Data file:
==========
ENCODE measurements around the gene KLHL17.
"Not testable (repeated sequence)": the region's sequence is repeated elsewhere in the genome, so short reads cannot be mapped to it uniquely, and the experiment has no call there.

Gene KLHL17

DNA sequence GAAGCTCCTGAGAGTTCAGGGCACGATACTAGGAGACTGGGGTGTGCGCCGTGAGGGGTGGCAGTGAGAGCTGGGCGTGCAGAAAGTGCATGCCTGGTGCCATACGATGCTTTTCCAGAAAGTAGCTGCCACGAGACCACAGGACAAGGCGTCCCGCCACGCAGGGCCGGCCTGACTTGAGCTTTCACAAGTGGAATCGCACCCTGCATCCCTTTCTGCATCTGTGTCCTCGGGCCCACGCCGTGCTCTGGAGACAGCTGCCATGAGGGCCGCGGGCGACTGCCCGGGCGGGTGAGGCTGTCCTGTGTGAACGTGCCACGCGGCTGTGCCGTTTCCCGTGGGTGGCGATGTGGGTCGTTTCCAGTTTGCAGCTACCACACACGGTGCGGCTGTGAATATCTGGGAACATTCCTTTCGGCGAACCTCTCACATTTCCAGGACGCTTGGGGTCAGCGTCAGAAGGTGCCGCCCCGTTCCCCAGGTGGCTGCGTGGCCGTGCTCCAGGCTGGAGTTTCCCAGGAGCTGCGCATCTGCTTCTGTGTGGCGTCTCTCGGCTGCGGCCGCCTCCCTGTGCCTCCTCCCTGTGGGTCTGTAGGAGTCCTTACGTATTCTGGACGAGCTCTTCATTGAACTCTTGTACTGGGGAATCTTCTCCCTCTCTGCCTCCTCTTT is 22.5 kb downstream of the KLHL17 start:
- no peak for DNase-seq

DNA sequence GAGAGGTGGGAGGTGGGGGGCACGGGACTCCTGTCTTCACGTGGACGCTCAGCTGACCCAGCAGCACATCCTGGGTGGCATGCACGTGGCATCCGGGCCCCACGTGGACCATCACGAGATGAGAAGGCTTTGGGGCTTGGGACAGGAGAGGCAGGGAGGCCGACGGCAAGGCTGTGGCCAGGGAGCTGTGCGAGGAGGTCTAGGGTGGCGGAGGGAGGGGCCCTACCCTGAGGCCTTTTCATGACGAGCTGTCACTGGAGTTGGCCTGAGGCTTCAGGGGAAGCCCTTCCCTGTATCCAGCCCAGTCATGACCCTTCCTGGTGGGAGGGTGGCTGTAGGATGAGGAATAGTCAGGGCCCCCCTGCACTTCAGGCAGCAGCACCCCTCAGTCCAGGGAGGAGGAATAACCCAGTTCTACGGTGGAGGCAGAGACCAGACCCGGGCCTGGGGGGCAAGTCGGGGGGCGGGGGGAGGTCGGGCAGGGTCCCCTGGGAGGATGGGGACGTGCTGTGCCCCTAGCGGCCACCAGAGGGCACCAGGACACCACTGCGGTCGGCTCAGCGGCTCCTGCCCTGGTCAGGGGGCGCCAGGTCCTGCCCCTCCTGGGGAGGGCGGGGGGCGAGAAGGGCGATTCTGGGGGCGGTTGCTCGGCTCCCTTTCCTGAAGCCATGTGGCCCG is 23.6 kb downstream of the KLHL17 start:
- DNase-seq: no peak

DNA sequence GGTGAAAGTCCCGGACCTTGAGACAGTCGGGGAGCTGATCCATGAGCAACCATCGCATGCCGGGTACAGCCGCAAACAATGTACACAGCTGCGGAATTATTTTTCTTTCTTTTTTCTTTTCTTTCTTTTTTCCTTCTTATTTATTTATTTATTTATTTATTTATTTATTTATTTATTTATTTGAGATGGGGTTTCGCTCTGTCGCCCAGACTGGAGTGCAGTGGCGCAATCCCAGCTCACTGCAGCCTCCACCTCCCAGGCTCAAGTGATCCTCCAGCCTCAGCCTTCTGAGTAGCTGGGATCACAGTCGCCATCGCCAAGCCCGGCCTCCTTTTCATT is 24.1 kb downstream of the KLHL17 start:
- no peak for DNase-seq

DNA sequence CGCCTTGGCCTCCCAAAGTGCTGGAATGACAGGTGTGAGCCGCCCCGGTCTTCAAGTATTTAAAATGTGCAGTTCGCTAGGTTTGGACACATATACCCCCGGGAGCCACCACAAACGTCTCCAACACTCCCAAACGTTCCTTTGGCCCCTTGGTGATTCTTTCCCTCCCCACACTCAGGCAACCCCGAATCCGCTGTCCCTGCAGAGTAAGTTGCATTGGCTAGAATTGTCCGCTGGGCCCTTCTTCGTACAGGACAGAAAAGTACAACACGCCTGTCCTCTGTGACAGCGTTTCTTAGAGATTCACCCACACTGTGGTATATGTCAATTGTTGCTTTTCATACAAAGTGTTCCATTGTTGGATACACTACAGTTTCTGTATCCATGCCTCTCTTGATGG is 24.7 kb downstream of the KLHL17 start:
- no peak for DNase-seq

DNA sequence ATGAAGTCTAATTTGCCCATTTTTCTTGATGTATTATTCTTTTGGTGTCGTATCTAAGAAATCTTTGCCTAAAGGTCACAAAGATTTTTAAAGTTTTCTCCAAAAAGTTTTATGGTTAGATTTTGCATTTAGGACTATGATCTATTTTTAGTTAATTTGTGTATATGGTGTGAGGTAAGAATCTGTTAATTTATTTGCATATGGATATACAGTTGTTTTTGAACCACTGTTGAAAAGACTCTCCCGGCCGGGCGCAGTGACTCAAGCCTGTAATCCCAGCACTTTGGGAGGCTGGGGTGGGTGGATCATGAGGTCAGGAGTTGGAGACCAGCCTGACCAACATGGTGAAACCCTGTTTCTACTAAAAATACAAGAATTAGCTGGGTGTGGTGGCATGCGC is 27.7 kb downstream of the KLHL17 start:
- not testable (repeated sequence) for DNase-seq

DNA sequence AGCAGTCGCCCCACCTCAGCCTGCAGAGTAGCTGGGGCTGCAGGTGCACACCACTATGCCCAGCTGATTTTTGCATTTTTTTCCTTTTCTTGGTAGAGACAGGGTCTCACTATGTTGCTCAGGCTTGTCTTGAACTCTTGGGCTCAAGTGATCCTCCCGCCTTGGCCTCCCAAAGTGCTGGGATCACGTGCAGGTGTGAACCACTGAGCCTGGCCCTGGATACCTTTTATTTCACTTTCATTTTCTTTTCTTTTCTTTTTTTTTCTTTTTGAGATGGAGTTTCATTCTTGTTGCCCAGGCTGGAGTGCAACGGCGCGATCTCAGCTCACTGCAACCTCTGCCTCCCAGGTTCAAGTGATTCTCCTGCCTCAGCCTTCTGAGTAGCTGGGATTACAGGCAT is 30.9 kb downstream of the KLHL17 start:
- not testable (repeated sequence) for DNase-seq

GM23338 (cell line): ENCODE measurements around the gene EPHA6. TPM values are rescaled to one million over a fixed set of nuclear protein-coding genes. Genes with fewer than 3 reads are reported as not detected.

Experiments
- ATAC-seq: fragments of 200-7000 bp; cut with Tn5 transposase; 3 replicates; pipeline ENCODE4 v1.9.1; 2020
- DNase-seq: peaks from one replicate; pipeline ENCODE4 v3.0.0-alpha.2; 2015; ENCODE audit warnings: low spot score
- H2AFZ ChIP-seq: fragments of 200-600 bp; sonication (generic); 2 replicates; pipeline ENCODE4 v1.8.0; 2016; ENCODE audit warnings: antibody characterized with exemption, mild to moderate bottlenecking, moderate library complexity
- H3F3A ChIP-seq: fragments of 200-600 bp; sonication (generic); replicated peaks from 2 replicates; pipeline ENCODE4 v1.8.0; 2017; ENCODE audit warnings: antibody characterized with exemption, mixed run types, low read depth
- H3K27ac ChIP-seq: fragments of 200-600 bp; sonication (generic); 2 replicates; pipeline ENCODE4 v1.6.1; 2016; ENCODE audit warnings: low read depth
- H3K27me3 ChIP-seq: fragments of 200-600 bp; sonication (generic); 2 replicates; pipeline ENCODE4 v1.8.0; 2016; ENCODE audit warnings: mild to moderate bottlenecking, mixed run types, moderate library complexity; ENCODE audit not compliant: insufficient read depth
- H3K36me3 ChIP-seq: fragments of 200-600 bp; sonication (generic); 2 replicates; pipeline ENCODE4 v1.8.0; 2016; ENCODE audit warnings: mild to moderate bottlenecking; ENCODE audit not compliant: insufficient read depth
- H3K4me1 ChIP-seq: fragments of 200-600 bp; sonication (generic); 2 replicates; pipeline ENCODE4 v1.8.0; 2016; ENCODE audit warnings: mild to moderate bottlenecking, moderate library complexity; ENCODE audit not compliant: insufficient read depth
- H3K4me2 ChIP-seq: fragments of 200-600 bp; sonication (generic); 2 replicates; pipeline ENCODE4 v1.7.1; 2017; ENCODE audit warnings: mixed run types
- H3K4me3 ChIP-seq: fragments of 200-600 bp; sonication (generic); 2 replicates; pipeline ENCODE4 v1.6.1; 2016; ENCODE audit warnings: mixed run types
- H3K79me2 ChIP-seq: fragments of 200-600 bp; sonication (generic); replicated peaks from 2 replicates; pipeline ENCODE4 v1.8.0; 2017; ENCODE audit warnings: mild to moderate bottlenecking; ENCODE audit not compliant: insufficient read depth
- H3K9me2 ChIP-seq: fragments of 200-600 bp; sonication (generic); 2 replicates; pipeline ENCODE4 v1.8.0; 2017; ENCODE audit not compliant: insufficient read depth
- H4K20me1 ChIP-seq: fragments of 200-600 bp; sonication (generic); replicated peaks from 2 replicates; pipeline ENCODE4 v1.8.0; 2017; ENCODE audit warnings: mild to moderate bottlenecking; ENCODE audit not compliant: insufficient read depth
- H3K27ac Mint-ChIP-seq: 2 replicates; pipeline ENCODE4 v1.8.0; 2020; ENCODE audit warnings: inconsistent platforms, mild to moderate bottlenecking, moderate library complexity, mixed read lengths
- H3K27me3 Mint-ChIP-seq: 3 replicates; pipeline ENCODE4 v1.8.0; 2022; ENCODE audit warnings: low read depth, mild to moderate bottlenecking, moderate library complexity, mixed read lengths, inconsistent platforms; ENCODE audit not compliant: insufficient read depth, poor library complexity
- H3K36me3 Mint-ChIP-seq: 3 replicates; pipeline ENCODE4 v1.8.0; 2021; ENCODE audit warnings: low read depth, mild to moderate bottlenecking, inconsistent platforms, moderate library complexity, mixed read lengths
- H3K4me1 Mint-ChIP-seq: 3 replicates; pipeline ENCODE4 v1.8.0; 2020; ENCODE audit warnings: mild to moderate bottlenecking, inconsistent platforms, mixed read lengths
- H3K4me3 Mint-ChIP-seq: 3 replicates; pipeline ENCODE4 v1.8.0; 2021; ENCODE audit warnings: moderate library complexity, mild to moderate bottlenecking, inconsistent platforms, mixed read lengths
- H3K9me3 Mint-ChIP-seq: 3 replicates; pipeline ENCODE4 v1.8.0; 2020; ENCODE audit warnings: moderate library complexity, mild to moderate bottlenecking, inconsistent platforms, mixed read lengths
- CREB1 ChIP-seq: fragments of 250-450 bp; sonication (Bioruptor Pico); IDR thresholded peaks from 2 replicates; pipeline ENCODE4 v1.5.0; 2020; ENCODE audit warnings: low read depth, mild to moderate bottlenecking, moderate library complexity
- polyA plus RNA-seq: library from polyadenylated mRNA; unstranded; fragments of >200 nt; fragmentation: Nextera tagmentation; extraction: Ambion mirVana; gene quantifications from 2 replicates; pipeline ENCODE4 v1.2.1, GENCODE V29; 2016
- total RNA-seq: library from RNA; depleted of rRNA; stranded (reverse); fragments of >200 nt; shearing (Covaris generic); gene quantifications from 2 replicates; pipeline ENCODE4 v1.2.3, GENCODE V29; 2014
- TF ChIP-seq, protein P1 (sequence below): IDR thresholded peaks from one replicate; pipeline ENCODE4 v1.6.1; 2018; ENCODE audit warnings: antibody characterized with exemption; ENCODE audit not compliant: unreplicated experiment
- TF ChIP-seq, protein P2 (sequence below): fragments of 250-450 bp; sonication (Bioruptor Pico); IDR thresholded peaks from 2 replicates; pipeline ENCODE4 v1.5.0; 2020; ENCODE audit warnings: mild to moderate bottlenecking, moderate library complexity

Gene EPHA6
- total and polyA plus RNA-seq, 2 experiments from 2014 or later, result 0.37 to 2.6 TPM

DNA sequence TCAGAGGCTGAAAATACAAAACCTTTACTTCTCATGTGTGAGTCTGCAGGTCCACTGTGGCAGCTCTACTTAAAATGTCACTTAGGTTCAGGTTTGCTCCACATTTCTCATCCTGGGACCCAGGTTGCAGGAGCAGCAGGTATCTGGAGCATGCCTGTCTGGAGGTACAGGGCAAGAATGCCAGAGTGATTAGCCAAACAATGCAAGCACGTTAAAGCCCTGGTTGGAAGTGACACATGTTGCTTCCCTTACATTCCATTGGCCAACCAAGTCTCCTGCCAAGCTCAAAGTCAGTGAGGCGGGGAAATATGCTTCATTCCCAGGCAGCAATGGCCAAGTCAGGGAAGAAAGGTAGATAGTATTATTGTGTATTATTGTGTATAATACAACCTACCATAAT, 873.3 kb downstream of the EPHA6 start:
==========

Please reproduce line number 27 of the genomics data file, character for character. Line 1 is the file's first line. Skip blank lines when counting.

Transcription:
- H3K4me3 ChIP-seq: fragments of 200-600 bp; sonication (generic); 2 replicates; pipeline ENCODE4 v1.6.1; 2016; ENCODE audit warnings: mixed run types